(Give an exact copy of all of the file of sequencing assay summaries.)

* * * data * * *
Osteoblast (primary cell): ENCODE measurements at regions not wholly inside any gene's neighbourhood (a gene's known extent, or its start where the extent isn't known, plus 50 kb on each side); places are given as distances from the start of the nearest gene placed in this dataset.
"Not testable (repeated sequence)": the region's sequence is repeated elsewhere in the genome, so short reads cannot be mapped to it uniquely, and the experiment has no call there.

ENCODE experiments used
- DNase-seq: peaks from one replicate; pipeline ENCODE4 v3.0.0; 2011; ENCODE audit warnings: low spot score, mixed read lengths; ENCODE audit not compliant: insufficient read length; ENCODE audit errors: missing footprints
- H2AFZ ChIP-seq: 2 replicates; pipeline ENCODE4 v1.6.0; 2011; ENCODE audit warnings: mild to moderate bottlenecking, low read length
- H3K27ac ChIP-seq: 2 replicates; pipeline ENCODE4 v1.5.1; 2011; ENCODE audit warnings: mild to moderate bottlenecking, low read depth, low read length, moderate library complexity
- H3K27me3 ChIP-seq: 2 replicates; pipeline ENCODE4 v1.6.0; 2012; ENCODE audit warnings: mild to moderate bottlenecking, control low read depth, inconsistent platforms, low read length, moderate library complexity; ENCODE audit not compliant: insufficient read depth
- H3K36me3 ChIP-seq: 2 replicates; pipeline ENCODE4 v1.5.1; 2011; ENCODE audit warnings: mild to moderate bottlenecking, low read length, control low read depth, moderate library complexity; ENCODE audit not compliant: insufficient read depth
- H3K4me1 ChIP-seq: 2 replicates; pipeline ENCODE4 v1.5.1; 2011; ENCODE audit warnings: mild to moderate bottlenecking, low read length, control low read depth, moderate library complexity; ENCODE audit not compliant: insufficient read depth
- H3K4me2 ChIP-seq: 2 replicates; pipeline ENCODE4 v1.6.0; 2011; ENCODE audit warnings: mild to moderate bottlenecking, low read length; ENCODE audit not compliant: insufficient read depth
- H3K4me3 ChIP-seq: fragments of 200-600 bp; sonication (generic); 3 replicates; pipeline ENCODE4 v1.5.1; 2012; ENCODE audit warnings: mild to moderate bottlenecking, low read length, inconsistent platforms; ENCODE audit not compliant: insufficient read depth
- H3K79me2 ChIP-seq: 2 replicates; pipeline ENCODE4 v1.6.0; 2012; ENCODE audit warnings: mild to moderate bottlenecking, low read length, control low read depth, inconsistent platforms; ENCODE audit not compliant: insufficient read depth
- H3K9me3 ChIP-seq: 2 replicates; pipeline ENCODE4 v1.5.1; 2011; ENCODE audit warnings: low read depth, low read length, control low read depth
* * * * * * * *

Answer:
Osteoblast (primary cell): ENCODE measurements at regions not wholly inside any gene's neighbourhood (a gene's known extent, or its start where the extent isn't known, plus 50 kb on each side); places are given as distances from the start of the nearest gene placed in this dataset.
"Not testable (repeated sequence)": the region's sequence is repeated elsewhere in the genome, so short reads cannot be mapped to it uniquely, and the experiment has no call there.

ENCODE experiments used
- DNase-seq: peaks from one replicate; pipeline ENCODE4 v3.0.0; 2011; ENCODE audit warnings: low spot score, mixed read lengths; ENCODE audit not compliant: insufficient read length; ENCODE audit errors: missing footprints
- H2AFZ ChIP-seq: 2 replicates; pipeline ENCODE4 v1.6.0; 2011; ENCODE audit warnings: mild to moderate bottlenecking, low read length
- H3K27ac ChIP-seq: 2 replicates; pipeline ENCODE4 v1.5.1; 2011; ENCODE audit warnings: mild to moderate bottlenecking, low read depth, low read length, moderate library complexity
- H3K27me3 ChIP-seq: 2 replicates; pipeline ENCODE4 v1.6.0; 2012; ENCODE audit warnings: mild to moderate bottlenecking, control low read depth, inconsistent platforms, low read length, moderate library complexity; ENCODE audit not compliant: insufficient read depth
- H3K36me3 ChIP-seq: 2 replicates; pipeline ENCODE4 v1.5.1; 2011; ENCODE audit warnings: mild to moderate bottlenecking, low read length, control low read depth, moderate library complexity; ENCODE audit not compliant: insufficient read depth
- H3K4me1 ChIP-seq: 2 replicates; pipeline ENCODE4 v1.5.1; 2011; ENCODE audit warnings: mild to moderate bottlenecking, low read length, control low read depth, moderate library complexity; ENCODE audit not compliant: insufficient read depth
- H3K4me2 ChIP-seq: 2 replicates; pipeline ENCODE4 v1.6.0; 2011; ENCODE audit warnings: mild to moderate bottlenecking, low read length; ENCODE audit not compliant: insufficient read depth
- H3K4me3 ChIP-seq: fragments of 200-600 bp; sonication (generic); 3 replicates; pipeline ENCODE4 v1.5.1; 2012; ENCODE audit warnings: mild to moderate bottlenecking, low read length, inconsistent platforms; ENCODE audit not compliant: insufficient read depth
- H3K79me2 ChIP-seq: 2 replicates; pipeline ENCODE4 v1.6.0; 2012; ENCODE audit warnings: mild to moderate bottlenecking, low read length, control low read depth, inconsistent platforms; ENCODE audit not compliant: insufficient read depth
- H3K9me3 ChIP-seq: 2 replicates; pipeline ENCODE4 v1.5.1; 2011; ENCODE audit warnings: low read depth, low read length, control low read depth